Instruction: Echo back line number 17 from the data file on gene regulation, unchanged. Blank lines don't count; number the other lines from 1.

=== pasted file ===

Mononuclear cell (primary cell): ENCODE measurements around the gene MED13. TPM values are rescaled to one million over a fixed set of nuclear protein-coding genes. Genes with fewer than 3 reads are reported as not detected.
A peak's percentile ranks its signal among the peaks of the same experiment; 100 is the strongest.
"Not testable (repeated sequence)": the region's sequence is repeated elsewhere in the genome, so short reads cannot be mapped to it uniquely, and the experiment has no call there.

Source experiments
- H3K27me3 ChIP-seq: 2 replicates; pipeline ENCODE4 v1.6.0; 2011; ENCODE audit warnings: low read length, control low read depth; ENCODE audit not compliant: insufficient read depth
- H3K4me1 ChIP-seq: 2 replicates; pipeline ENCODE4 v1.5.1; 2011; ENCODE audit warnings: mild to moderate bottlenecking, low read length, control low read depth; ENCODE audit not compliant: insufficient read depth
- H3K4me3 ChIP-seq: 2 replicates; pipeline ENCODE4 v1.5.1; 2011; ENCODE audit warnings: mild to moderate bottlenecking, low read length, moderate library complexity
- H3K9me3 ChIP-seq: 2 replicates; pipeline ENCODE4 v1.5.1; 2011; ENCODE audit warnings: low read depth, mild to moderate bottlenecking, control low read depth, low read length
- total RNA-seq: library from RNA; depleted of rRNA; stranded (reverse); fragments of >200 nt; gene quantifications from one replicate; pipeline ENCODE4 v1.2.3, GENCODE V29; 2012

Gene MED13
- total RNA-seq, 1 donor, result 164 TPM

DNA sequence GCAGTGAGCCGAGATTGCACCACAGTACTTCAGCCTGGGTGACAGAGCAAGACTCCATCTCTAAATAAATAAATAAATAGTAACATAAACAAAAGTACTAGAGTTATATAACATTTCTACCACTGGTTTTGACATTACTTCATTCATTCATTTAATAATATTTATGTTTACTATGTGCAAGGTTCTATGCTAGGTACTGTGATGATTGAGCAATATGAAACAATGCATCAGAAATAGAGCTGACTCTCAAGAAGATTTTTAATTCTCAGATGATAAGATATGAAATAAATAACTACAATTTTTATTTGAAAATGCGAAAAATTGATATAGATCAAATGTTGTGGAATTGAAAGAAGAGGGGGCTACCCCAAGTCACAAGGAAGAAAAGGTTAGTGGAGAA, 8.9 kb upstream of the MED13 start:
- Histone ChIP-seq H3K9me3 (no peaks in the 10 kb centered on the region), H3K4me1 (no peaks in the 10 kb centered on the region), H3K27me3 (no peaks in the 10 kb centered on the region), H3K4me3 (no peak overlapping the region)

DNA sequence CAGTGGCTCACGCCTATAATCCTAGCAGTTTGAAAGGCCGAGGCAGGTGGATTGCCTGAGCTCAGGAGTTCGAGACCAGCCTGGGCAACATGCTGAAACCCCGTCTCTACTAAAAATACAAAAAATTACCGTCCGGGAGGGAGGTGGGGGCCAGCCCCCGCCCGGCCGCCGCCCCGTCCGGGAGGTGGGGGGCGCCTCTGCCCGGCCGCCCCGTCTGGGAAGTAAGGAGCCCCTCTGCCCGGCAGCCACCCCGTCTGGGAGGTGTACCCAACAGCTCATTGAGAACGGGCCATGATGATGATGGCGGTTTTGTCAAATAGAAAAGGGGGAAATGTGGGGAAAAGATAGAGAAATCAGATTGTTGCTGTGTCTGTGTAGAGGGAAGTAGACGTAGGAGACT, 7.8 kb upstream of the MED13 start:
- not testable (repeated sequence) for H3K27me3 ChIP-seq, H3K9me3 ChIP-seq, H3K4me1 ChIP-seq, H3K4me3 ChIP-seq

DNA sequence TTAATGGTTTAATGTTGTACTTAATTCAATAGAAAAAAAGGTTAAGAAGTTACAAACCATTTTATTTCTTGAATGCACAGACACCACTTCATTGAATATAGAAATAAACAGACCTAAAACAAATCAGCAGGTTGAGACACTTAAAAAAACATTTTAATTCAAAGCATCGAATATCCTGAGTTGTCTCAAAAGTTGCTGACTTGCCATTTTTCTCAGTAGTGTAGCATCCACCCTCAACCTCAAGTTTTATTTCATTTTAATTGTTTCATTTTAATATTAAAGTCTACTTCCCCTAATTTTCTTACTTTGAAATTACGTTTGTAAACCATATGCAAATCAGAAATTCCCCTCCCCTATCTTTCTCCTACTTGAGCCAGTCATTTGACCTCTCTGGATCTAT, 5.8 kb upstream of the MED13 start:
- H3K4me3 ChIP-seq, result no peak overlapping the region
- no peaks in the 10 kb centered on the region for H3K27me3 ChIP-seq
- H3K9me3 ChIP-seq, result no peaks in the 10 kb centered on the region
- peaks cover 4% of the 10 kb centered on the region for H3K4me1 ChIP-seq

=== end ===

- H3K4me3 ChIP-seq, result no peak overlapping the region